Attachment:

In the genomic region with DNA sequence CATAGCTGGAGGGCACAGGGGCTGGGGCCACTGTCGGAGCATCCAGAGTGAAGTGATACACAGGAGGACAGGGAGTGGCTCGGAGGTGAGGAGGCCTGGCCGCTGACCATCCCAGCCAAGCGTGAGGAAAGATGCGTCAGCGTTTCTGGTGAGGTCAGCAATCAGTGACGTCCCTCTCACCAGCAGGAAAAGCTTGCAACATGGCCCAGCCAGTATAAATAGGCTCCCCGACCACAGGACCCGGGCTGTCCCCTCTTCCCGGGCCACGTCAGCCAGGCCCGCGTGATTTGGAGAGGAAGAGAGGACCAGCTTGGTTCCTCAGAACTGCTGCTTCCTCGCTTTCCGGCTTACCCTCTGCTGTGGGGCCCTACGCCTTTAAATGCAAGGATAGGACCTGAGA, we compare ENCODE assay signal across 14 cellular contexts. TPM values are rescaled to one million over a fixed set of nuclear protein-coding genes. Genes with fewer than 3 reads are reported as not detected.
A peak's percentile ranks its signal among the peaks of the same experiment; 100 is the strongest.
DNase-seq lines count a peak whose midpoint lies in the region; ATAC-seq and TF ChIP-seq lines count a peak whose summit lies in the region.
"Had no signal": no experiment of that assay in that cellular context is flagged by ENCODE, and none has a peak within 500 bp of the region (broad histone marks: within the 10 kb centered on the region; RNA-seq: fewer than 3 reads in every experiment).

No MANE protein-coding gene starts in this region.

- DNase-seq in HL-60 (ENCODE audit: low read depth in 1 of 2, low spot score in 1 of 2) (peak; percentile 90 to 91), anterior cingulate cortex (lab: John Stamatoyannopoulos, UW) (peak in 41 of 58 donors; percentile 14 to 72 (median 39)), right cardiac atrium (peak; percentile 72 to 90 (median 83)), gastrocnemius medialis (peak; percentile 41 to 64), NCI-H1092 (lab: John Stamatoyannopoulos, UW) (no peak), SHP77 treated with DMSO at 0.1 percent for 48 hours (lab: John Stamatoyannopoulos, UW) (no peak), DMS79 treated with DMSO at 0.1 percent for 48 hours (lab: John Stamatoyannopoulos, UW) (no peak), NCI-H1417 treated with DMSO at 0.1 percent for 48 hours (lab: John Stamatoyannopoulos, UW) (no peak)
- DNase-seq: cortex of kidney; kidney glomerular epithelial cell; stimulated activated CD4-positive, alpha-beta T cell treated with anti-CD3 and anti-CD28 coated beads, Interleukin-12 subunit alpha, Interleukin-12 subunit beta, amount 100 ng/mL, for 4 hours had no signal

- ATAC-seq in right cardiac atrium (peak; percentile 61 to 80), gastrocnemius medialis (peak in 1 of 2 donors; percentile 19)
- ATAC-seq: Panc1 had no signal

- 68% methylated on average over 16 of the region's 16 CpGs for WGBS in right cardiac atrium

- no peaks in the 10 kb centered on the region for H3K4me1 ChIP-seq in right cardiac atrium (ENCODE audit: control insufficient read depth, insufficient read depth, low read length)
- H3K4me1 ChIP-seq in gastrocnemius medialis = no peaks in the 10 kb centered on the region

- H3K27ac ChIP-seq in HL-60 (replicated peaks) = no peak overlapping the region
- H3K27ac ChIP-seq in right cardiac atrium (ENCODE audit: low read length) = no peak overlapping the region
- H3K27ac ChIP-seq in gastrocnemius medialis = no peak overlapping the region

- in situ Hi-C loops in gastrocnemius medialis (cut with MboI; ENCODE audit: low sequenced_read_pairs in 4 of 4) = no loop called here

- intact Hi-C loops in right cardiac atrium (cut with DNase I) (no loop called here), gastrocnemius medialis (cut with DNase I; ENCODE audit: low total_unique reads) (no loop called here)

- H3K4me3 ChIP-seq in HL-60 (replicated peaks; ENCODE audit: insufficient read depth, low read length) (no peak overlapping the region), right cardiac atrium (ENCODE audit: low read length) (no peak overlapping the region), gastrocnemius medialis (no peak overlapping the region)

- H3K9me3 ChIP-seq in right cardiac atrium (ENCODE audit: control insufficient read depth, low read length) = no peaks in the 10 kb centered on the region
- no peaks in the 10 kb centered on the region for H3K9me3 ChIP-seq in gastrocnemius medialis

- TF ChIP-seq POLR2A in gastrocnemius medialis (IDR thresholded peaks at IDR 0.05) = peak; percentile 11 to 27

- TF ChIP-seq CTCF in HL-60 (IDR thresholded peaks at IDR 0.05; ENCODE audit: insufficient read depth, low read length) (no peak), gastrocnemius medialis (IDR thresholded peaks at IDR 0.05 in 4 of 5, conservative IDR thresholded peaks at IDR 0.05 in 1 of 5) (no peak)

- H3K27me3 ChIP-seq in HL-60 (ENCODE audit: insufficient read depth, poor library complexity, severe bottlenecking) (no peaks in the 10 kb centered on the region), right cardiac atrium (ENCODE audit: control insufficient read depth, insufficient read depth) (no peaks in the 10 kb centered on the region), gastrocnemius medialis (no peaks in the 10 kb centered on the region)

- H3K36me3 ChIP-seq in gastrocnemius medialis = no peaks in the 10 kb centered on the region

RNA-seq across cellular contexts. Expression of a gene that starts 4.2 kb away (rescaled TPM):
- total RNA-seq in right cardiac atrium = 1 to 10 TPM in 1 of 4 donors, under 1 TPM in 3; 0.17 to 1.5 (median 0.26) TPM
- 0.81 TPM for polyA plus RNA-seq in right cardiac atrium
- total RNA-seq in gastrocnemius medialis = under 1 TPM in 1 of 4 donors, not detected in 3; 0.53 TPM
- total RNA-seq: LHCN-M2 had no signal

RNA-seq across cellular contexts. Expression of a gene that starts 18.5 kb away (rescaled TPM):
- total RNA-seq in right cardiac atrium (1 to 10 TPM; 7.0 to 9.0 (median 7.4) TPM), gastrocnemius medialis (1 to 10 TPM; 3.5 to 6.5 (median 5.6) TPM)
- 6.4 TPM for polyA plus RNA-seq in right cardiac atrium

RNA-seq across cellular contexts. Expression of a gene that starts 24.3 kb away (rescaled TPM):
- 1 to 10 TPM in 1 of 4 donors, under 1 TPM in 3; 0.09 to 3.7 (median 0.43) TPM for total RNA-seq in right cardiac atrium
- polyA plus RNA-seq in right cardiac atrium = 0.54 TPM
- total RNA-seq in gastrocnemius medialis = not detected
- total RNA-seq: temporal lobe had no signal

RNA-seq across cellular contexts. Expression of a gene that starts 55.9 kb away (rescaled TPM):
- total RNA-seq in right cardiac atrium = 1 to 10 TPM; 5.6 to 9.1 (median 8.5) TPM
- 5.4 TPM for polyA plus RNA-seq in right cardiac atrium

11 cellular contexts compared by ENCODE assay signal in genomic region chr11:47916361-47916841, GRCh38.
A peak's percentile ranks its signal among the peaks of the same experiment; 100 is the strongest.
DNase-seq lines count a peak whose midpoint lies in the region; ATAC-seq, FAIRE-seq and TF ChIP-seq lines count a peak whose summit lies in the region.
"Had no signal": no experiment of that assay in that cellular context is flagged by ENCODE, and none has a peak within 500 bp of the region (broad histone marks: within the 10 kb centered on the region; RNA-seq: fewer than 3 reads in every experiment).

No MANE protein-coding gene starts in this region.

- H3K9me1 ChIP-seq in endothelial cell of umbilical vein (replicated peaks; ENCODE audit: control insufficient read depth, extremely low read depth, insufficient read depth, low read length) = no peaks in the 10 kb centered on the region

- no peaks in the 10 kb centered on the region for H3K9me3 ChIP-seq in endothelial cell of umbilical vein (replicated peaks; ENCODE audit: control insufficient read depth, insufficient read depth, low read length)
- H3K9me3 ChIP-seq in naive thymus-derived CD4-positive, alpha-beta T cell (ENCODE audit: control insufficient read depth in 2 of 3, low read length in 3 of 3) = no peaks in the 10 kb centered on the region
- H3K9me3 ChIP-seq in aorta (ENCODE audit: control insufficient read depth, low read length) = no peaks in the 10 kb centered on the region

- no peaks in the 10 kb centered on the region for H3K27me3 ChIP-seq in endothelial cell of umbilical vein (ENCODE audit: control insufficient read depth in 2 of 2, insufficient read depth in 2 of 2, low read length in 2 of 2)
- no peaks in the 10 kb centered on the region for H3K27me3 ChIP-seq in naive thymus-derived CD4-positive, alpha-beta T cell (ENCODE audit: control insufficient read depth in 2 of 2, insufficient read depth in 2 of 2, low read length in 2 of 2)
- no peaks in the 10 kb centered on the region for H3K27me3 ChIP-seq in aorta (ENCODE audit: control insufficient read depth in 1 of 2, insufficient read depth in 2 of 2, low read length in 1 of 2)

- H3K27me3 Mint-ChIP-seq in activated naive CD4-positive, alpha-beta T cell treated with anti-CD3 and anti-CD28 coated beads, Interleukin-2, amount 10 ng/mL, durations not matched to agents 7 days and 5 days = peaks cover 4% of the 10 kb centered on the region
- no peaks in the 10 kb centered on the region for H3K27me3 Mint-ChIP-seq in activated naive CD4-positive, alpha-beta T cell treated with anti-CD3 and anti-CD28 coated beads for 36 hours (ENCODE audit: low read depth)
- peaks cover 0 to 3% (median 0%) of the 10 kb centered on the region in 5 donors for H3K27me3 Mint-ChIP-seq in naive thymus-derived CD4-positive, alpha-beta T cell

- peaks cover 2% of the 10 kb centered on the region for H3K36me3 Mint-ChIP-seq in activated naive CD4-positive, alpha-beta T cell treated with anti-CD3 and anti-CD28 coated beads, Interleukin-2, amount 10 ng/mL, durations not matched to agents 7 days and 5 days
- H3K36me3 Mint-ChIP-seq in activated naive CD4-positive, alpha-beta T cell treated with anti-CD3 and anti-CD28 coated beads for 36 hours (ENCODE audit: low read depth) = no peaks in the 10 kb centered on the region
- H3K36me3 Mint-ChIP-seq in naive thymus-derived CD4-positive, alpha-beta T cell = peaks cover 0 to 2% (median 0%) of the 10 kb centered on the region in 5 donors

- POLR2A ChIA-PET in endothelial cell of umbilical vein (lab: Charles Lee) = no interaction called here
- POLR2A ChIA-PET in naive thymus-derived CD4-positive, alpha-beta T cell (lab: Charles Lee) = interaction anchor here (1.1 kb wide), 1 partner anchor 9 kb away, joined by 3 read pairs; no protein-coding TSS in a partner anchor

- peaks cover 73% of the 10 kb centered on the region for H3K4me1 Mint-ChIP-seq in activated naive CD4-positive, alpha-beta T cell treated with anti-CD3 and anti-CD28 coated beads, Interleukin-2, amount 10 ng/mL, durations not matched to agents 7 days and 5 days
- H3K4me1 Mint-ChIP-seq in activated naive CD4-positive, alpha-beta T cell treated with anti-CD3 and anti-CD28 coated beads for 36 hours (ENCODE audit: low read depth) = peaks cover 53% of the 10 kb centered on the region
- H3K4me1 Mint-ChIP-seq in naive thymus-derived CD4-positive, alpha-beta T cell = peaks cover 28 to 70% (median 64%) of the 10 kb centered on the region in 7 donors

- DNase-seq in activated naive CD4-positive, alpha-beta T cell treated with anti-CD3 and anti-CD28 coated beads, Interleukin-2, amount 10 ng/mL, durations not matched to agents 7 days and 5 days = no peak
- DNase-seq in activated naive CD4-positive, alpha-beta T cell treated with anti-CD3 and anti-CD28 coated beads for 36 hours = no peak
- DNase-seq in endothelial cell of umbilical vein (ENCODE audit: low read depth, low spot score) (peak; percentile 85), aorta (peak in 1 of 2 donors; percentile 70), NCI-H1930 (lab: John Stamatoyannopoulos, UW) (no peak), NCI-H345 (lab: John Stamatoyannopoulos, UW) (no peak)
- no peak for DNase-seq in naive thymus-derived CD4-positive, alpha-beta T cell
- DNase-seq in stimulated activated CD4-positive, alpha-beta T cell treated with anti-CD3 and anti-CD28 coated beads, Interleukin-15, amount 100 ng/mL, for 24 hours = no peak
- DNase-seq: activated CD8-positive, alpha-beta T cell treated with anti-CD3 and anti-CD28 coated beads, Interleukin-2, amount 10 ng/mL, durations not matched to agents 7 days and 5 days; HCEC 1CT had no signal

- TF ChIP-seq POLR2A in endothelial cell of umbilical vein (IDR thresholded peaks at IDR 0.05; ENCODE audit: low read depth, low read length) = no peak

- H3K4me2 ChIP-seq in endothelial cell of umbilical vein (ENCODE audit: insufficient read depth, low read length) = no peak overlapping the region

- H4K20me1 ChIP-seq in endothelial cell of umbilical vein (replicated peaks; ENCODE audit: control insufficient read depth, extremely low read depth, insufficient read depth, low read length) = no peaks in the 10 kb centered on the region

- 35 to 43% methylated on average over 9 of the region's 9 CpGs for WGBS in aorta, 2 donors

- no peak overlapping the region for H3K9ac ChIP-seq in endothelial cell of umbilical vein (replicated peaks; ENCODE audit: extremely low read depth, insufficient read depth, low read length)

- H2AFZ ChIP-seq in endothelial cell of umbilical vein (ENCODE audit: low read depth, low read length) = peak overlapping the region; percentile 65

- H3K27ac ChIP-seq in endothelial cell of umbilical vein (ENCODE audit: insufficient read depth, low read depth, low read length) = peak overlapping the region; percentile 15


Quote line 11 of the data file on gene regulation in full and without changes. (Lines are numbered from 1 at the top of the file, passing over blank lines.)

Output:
- no peaks in the 10 kb centered on the region for H3K4me1 ChIP-seq in right cardiac atrium (ENCODE audit: control insufficient read depth, insufficient read depth, low read length)